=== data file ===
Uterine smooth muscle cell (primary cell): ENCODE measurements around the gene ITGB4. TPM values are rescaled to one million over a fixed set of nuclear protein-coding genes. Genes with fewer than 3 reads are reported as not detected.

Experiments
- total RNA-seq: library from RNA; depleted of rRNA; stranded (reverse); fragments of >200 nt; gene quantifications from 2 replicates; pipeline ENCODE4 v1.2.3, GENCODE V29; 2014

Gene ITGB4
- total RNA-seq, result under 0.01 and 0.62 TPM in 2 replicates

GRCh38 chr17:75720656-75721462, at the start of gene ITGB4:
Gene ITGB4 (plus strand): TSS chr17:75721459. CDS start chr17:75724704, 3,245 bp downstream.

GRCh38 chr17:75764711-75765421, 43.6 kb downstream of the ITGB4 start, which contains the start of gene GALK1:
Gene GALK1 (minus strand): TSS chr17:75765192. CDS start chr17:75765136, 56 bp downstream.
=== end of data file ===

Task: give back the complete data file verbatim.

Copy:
Uterine smooth muscle cell (primary cell): ENCODE measurements around the gene ITGB4. TPM values are rescaled to one million over a fixed set of nuclear protein-coding genes. Genes with fewer than 3 reads are reported as not detected.

Experiments
- total RNA-seq: library from RNA; depleted of rRNA; stranded (reverse); fragments of >200 nt; gene quantifications from 2 replicates; pipeline ENCODE4 v1.2.3, GENCODE V29; 2014

Gene ITGB4
- total RNA-seq, result under 0.01 and 0.62 TPM in 2 replicates

GRCh38 chr17:75720656-75721462, at the start of gene ITGB4:
Gene ITGB4 (plus strand): TSS chr17:75721459. CDS start chr17:75724704, 3,245 bp downstream.

GRCh38 chr17:75764711-75765421, 43.6 kb downstream of the ITGB4 start, which contains the start of gene GALK1:
Gene GALK1 (minus strand): TSS chr17:75765192. CDS start chr17:75765136, 56 bp downstream.